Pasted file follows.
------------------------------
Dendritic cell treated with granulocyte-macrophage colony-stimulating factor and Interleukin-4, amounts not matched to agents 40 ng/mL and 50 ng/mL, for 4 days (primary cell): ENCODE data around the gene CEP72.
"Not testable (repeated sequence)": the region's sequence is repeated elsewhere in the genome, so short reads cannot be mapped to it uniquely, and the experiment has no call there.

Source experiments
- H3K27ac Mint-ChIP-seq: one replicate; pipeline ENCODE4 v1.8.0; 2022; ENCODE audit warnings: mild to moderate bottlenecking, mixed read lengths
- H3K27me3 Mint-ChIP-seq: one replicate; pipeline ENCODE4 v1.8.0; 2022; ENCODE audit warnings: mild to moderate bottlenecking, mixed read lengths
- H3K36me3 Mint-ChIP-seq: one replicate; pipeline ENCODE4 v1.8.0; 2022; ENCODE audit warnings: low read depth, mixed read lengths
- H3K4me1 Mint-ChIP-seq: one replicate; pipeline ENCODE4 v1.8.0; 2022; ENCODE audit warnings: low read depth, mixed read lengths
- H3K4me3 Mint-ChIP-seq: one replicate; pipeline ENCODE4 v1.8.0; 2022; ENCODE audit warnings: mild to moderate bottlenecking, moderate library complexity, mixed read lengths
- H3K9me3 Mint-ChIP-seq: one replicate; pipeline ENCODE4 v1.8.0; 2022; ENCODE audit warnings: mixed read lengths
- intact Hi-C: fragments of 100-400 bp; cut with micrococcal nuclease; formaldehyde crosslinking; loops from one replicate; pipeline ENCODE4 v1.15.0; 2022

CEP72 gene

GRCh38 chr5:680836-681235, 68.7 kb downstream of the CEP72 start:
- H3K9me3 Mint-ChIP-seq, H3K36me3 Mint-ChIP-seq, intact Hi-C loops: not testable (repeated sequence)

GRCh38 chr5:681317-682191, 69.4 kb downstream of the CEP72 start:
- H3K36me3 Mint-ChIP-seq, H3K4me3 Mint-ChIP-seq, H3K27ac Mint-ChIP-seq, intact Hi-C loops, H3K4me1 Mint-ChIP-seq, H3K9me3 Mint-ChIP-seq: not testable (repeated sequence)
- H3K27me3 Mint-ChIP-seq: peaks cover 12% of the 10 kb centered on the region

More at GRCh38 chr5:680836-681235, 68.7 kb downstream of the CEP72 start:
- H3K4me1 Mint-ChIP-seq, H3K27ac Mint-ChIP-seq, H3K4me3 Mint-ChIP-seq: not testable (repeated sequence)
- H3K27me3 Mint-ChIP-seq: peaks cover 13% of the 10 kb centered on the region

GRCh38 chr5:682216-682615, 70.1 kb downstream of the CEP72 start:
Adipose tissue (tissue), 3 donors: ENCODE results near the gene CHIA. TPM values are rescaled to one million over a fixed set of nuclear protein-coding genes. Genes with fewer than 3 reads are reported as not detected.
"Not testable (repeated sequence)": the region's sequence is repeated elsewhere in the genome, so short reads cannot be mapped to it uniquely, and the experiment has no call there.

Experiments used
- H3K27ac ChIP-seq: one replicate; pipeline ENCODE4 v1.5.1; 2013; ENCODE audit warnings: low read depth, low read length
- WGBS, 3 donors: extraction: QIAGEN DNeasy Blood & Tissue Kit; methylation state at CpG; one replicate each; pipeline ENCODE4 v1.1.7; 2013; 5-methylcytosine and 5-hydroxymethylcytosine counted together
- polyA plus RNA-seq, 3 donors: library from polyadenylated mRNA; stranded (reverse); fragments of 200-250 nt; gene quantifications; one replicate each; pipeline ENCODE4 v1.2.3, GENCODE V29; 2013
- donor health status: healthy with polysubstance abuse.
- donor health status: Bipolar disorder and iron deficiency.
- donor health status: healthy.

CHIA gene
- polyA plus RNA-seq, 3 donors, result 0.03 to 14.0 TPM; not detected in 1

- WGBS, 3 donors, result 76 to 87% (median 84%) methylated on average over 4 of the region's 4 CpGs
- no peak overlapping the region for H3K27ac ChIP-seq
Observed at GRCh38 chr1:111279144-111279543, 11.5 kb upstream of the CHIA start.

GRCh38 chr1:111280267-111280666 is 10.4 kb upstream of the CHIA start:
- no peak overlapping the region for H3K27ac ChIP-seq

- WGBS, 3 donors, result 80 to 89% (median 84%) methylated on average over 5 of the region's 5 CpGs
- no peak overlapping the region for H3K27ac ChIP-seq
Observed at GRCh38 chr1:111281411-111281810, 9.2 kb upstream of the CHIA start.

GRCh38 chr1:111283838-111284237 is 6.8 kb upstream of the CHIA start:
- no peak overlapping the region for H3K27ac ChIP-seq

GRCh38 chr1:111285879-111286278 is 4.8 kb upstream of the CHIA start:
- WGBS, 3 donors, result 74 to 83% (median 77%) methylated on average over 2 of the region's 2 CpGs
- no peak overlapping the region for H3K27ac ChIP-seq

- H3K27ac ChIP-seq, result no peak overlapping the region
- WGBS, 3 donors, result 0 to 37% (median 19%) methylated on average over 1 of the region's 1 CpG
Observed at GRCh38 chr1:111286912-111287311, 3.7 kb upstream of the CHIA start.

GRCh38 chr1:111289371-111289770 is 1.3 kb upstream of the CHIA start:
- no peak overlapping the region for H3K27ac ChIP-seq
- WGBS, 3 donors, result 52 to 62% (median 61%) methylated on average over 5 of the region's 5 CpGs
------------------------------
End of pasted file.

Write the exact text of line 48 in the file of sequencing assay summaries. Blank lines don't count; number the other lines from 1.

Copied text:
GRCh38 chr1:111289371-111289770 is 1.3 kb upstream of the CHIA start: